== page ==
Honeycomb (12)

Oh Beans: Day 1 Oxford to Paris

I wasn’t sure whether or not to share this post after the horrendous events which unfolded on Friday evening in Paris. I absolutely love Paris and adore its people, who have shown so much courage, passion and strength over the last couple of days and year as a whole. My thoughts truly are with them at this incredibly difficult time.

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This little post is about Day 1 of our Italian adventure, which started in Oxford and ended in the wonderful city of Paris. I hope to give you a few tips on booking train tickets, and a few ideas on where to stay and places to check out. After quite a bit of deliberation, Peter and I decided that we didn’t want to catch the Thello overnight train to Venice from Paris, as we weren’t sure on how fresh we’d feel for our first day in Italy and instead, we opted to have an afternoon and evening in the City of Light, before catching the train south. (If any of you have travelled on the overnight Thello, I’d love to know what it was like and any tips!)

As we’d been planning our trip since February this year, we created calendar alerts in our phones reminding us to check the Eurostar and National Rail websites for train tickets. This little bit of planning ahead meant we were able to snap up the cheap tickets and saved ourselves a few pennies, which helped for a little mis-hap later on in the planning process (I’ll get to that in another post!)

To get the best deals on Eurostar, you want to make sure you book your tickets as early as possible. Tickets tend to go on sale 6 months in advance, and if you’re on the ball, you should be able to get a £72 standard class return to Paris. Although, I know that it is now a little bit harder to do this as I think the number of these ‘cheap’ seats vary depending on the day and time of travel. For example, you’ll find it harder to get cheap seats if you travel Friday or Sunday afternoons. Peter and I didn’t have an onward train to catch after arriving into Paris and so it meant that we didn’t have to worry about connections. SNCF and Trenitalia tickets only open 3 months in advance, making it a little harder to plan times.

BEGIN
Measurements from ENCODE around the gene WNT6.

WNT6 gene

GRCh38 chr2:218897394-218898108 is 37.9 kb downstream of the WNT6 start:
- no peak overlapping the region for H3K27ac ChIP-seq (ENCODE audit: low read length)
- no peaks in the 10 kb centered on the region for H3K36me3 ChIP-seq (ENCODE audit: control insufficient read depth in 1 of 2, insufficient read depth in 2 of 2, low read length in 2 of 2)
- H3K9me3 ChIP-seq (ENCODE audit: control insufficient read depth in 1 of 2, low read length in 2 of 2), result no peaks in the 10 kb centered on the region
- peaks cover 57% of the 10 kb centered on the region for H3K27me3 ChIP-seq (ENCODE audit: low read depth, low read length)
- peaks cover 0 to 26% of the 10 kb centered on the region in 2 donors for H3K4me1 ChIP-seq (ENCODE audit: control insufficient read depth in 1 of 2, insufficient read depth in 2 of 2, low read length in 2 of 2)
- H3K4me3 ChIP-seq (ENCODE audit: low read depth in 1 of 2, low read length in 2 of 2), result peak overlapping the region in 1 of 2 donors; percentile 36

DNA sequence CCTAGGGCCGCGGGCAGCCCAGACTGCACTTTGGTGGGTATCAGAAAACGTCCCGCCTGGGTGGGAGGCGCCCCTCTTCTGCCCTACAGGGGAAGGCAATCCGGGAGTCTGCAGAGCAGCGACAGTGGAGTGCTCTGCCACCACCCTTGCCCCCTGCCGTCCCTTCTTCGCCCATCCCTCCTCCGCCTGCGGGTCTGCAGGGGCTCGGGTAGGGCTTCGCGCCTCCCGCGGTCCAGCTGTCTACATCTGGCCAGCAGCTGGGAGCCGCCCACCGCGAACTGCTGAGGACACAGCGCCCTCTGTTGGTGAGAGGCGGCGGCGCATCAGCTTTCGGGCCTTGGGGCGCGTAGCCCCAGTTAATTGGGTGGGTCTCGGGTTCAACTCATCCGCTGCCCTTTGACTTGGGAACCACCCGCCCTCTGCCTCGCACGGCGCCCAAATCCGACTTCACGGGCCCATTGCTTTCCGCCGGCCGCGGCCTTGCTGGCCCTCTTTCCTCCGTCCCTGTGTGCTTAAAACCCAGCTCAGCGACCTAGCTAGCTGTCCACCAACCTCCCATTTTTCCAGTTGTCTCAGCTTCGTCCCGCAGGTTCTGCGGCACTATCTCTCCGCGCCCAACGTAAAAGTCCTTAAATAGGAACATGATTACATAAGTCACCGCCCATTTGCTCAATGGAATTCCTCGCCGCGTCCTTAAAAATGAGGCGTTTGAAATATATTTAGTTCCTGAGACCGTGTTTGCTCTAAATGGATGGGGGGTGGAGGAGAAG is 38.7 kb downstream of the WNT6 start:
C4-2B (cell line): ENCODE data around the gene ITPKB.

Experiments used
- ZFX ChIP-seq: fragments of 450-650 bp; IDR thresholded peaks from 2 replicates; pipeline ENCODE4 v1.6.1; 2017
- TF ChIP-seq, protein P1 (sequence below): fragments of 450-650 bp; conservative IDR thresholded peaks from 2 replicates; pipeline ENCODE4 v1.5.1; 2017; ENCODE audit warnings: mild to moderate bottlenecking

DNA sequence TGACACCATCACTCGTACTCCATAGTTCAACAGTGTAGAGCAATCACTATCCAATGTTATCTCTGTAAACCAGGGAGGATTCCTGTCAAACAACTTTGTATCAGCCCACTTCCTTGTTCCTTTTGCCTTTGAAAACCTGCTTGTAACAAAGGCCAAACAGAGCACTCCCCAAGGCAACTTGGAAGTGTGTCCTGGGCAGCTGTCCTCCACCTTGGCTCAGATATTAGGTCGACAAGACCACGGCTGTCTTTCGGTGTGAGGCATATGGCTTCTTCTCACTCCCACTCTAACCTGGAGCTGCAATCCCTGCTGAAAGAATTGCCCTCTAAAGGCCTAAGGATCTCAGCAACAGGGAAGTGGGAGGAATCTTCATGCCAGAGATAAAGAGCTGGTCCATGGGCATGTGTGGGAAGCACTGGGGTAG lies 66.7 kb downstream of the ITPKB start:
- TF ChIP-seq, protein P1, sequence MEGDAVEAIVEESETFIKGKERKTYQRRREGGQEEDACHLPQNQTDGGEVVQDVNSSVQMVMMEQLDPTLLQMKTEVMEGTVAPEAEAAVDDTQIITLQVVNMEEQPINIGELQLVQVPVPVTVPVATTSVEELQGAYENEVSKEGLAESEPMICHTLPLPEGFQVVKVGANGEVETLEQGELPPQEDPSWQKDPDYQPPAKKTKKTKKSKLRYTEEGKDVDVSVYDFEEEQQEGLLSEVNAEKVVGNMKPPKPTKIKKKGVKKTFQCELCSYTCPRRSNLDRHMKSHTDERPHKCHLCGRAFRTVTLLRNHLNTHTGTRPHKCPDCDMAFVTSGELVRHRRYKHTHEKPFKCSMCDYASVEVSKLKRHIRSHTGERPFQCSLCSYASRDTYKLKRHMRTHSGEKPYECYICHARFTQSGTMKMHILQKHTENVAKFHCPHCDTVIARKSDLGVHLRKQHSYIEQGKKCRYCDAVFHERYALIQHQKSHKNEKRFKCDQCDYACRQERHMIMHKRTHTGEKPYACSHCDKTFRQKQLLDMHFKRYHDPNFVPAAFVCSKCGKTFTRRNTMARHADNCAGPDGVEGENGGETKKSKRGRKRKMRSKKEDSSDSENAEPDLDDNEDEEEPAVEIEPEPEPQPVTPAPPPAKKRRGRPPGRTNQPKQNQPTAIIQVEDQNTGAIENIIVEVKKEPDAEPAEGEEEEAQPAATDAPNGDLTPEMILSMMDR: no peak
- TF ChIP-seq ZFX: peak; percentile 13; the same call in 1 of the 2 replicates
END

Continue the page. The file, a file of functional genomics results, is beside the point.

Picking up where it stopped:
As you probably know, finding cheap tickets on National Rail (in the UK) isn’t quite as easy, as it all depends on where you are in the country (i.e. who runs the trains) and what time you’re leaving. Unfortunately Peter and I didn’t have all that much choice in terms of tickets but used our Network Railcard discount to get 30% off our offpeak 1-month return.

Filled with so much excitement, Peter and I gobbled down our Madeleine Shaw inspired bircher muesli (a great breakie for a speedy morning), loaded ourselves up with our bags and headed to the station for our 6.15am train to London. I’m a nervous traveller, worrying about the potential for delays and missing our train to Paris… even though I’d made sure we had an hour and a half contingency free time planned in! Peter is the complete opposite, the most relaxed traveller in the world…something I find quite hard at times! But as always, the journey was smooth and we arrived at St Pancras on time.

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If, like us, you get to St Pancras International with plenty of time spare before your check-in time, it’s a great station to sit and people watch, or find a warming cuppa and pastry. Peter and I arrived at the station pretty hungry so we stocked up on supplies from M&S, including two of their delicious ‘superfood’ boxes, some bread, ham and a selection of humus. We demolished the salads before 8am but restrained ourselves from delving into the bread!

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As easy and relaxed as could be, we boarded our 9.17am train to Paris on time and settled into our seats.

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A few weeks before we left, Peter downloaded a couple of handy apps on his phone which have great offline content. These were Trip Advisor and City Maps To Go (download your preferred city map), which I’d thoroughly recommend as we used them just as much as we did the pocket guidebooks which we’d brought with us. These apps are great as they work with aeroplane mode on and therefore they don’t cost you anything (just be sure to switch that mode on and data off). Before we arrived into Paris, Peter was already getting rather hungry so we used the Trip Advisor app to decide where we’d head for lunch, we provisionally chose Au P’tit Grec (which I think means ‘A Little Greek’…I might be awfully wrong though!) because it was highly rated on the app and good budget food (…plus we craved a savoury crepe!).

As we were only staying one-night in Paris, we thought it wouldn’t be worthwhile finding an apartment to rest our heads in and instead opted for a hotel close to Gare de Lyon, where we’d be catching our Milan bound train early the next morning. I decided to have a look on Expedia.com to see if I could find a fairly cheap but well reviewed hotel… I came across Hotel Corail, which was only a 10minute walk from the train station and so would be perfect. It was well-reviewed and only £69 for the both of us – I booked our room 6-months in advance after getting the Eurostar tickets. By booking this early, it also had free cancellation should we change our plans. I opted for this hotel over the ibis as I could be certain that it had a 24hour reception, meaning we could checkout whenever we wanted on the Sunday morning.